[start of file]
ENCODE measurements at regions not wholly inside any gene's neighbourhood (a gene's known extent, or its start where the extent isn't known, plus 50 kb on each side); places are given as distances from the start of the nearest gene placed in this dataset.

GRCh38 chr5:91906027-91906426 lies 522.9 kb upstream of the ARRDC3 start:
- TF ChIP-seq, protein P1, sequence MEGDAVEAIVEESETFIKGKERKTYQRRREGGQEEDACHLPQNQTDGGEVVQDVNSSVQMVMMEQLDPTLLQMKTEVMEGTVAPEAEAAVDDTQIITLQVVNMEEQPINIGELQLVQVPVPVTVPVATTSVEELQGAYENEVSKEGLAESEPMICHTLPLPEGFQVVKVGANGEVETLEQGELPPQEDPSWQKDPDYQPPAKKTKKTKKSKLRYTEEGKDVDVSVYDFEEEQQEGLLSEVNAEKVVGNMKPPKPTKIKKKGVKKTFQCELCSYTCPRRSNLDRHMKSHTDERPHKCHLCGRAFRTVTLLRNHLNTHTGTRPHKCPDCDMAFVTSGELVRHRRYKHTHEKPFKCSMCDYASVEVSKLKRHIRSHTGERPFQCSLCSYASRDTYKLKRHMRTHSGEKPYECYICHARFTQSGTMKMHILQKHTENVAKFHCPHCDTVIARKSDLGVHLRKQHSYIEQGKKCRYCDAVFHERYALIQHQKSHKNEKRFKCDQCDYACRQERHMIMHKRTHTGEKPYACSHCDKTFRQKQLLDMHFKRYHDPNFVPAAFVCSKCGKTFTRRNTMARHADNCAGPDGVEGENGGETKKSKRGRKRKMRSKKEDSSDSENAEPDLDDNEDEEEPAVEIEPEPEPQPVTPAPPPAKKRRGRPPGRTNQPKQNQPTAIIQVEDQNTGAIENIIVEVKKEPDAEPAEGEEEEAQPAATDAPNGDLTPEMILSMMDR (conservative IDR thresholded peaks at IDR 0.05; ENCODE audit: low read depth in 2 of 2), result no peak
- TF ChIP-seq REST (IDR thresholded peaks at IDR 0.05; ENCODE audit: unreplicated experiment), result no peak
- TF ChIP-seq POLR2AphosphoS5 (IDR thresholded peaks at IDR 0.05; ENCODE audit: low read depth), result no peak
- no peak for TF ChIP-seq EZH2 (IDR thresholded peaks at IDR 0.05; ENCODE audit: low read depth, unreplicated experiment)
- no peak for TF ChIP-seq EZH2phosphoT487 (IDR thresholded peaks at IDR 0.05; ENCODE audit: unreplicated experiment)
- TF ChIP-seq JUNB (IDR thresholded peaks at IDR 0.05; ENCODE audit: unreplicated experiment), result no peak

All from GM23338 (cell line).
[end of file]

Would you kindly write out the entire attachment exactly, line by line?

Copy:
ENCODE measurements at regions not wholly inside any gene's neighbourhood (a gene's known extent, or its start where the extent isn't known, plus 50 kb on each side); places are given as distances from the start of the nearest gene placed in this dataset.

GRCh38 chr5:91906027-91906426 lies 522.9 kb upstream of the ARRDC3 start:
- TF ChIP-seq, protein P1, sequence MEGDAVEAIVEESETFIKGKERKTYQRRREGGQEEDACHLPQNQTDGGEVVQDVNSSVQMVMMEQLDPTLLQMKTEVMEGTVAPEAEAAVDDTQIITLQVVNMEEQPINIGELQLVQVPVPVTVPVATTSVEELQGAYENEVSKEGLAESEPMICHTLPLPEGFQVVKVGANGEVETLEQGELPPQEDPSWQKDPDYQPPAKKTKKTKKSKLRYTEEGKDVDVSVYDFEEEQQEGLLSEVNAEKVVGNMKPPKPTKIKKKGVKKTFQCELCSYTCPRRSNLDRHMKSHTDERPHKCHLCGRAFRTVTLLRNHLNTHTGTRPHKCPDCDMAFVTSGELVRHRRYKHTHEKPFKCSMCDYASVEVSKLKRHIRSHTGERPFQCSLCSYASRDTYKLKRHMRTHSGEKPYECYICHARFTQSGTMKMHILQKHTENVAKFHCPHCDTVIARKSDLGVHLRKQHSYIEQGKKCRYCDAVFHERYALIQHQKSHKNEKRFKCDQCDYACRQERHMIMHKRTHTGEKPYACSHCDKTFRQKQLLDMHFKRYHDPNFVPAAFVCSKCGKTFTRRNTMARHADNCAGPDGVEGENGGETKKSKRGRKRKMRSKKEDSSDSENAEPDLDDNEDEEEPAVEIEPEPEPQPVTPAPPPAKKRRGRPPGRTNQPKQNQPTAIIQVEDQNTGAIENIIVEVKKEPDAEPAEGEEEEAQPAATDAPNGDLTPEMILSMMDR (conservative IDR thresholded peaks at IDR 0.05; ENCODE audit: low read depth in 2 of 2), result no peak
- TF ChIP-seq REST (IDR thresholded peaks at IDR 0.05; ENCODE audit: unreplicated experiment), result no peak
- TF ChIP-seq POLR2AphosphoS5 (IDR thresholded peaks at IDR 0.05; ENCODE audit: low read depth), result no peak
- no peak for TF ChIP-seq EZH2 (IDR thresholded peaks at IDR 0.05; ENCODE audit: low read depth, unreplicated experiment)
- no peak for TF ChIP-seq EZH2phosphoT487 (IDR thresholded peaks at IDR 0.05; ENCODE audit: unreplicated experiment)
- TF ChIP-seq JUNB (IDR thresholded peaks at IDR 0.05; ENCODE audit: unreplicated experiment), result no peak

All from GM23338 (cell line).